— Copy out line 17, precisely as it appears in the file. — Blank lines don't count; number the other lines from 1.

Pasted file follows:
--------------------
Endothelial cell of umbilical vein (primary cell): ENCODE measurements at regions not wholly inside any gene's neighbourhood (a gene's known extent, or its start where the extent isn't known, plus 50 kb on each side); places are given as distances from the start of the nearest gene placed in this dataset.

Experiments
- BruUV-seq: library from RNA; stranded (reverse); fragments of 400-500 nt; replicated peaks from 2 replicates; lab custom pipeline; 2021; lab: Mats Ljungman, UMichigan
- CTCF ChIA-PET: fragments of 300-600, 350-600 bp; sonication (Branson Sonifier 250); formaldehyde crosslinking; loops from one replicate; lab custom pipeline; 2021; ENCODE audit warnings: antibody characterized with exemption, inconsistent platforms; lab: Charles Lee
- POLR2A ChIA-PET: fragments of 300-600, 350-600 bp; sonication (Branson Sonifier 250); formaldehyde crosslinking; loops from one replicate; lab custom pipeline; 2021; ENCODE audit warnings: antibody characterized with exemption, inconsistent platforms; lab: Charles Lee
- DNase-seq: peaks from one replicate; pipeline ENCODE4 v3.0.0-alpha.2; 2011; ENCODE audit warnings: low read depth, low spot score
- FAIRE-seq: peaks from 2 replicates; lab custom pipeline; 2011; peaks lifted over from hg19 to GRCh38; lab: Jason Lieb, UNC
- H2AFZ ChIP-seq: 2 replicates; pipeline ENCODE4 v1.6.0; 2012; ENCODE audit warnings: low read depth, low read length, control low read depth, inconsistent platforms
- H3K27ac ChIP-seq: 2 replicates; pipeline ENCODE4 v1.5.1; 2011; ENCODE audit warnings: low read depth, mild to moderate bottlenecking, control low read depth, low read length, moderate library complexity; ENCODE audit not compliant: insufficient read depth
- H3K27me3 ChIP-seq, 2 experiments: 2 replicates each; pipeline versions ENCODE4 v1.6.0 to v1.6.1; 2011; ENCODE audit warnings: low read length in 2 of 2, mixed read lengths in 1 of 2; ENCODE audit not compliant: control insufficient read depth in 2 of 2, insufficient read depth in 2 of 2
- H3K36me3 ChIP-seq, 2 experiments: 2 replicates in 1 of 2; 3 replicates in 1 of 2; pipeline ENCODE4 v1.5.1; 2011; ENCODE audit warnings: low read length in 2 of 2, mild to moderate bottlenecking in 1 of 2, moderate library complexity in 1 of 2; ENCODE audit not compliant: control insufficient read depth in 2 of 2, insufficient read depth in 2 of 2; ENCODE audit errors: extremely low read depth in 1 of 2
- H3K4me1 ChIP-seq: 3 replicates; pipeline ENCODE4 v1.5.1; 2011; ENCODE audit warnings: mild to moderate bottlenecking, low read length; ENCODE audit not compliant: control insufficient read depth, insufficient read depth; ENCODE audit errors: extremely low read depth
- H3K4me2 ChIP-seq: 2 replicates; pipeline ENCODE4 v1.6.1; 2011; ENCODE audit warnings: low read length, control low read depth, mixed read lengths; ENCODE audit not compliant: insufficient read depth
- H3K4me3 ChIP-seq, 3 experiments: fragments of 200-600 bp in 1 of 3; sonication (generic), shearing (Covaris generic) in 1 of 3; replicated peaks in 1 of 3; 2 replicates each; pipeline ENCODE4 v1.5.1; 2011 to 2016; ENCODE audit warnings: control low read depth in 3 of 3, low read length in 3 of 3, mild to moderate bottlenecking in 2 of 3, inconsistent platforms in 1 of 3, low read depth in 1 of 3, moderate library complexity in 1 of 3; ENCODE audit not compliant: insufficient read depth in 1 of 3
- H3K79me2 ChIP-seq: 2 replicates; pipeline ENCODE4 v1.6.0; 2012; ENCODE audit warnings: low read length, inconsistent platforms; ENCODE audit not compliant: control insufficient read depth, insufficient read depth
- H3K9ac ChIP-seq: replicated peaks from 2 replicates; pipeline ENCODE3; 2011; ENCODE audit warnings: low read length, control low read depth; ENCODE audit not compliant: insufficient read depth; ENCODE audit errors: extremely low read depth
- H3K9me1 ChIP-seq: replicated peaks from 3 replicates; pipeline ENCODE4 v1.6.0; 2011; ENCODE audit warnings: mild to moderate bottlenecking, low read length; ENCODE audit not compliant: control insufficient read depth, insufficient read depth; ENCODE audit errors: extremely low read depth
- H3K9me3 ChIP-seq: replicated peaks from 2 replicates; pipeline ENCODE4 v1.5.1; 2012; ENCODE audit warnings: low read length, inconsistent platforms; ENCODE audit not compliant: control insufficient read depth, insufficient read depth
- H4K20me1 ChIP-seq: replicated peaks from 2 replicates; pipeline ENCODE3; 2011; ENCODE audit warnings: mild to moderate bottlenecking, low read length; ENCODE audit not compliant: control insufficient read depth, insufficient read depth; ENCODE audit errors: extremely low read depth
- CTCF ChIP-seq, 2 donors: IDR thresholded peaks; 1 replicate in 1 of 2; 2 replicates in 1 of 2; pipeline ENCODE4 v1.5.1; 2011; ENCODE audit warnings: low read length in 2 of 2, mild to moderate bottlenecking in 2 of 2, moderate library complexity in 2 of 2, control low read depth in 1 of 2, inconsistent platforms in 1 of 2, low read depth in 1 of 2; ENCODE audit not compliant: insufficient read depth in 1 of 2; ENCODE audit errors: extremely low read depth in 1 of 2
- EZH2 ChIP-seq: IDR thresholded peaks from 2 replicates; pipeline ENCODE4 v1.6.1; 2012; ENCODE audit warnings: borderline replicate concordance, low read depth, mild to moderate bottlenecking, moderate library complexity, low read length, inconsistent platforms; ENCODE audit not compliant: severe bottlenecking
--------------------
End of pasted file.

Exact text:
- H3K9me1 ChIP-seq: replicated peaks from 3 replicates; pipeline ENCODE4 v1.6.0; 2011; ENCODE audit warnings: mild to moderate bottlenecking, low read length; ENCODE audit not compliant: control insufficient read depth, insufficient read depth; ENCODE audit errors: extremely low read depth